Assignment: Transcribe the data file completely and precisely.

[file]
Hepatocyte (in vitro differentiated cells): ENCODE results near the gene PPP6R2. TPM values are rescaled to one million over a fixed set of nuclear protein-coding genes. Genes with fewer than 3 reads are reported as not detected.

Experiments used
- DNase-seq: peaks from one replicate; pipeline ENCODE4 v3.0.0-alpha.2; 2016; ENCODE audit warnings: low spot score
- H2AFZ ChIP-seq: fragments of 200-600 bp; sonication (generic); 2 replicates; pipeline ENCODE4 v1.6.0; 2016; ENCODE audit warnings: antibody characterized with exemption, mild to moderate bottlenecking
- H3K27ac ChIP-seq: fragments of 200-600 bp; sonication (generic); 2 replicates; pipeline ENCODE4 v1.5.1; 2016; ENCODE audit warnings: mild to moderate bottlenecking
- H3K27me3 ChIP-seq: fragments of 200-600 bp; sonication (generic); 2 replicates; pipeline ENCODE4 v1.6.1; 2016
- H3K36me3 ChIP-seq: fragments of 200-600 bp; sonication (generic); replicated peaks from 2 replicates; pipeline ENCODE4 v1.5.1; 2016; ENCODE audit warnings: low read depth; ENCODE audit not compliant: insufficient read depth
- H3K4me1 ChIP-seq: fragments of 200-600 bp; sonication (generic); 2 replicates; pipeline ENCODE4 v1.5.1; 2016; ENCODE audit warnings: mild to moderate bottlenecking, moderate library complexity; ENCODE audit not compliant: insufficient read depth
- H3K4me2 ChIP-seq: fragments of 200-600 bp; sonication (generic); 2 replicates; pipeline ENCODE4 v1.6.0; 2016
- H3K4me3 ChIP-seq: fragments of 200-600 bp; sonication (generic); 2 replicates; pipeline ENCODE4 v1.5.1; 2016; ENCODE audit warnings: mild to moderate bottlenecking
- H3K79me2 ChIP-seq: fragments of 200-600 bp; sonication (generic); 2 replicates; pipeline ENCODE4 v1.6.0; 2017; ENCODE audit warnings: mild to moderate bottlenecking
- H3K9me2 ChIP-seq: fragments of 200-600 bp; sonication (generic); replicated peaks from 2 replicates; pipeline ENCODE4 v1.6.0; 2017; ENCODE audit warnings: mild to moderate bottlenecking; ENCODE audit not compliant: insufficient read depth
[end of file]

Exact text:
Hepatocyte (in vitro differentiated cells): ENCODE results near the gene PPP6R2. TPM values are rescaled to one million over a fixed set of nuclear protein-coding genes. Genes with fewer than 3 reads are reported as not detected.

Experiments used
- DNase-seq: peaks from one replicate; pipeline ENCODE4 v3.0.0-alpha.2; 2016; ENCODE audit warnings: low spot score
- H2AFZ ChIP-seq: fragments of 200-600 bp; sonication (generic); 2 replicates; pipeline ENCODE4 v1.6.0; 2016; ENCODE audit warnings: antibody characterized with exemption, mild to moderate bottlenecking
- H3K27ac ChIP-seq: fragments of 200-600 bp; sonication (generic); 2 replicates; pipeline ENCODE4 v1.5.1; 2016; ENCODE audit warnings: mild to moderate bottlenecking
- H3K27me3 ChIP-seq: fragments of 200-600 bp; sonication (generic); 2 replicates; pipeline ENCODE4 v1.6.1; 2016
- H3K36me3 ChIP-seq: fragments of 200-600 bp; sonication (generic); replicated peaks from 2 replicates; pipeline ENCODE4 v1.5.1; 2016; ENCODE audit warnings: low read depth; ENCODE audit not compliant: insufficient read depth
- H3K4me1 ChIP-seq: fragments of 200-600 bp; sonication (generic); 2 replicates; pipeline ENCODE4 v1.5.1; 2016; ENCODE audit warnings: mild to moderate bottlenecking, moderate library complexity; ENCODE audit not compliant: insufficient read depth
- H3K4me2 ChIP-seq: fragments of 200-600 bp; sonication (generic); 2 replicates; pipeline ENCODE4 v1.6.0; 2016
- H3K4me3 ChIP-seq: fragments of 200-600 bp; sonication (generic); 2 replicates; pipeline ENCODE4 v1.5.1; 2016; ENCODE audit warnings: mild to moderate bottlenecking
- H3K79me2 ChIP-seq: fragments of 200-600 bp; sonication (generic); 2 replicates; pipeline ENCODE4 v1.6.0; 2017; ENCODE audit warnings: mild to moderate bottlenecking
- H3K9me2 ChIP-seq: fragments of 200-600 bp; sonication (generic); replicated peaks from 2 replicates; pipeline ENCODE4 v1.6.0; 2017; ENCODE audit warnings: mild to moderate bottlenecking; ENCODE audit not compliant: insufficient read depth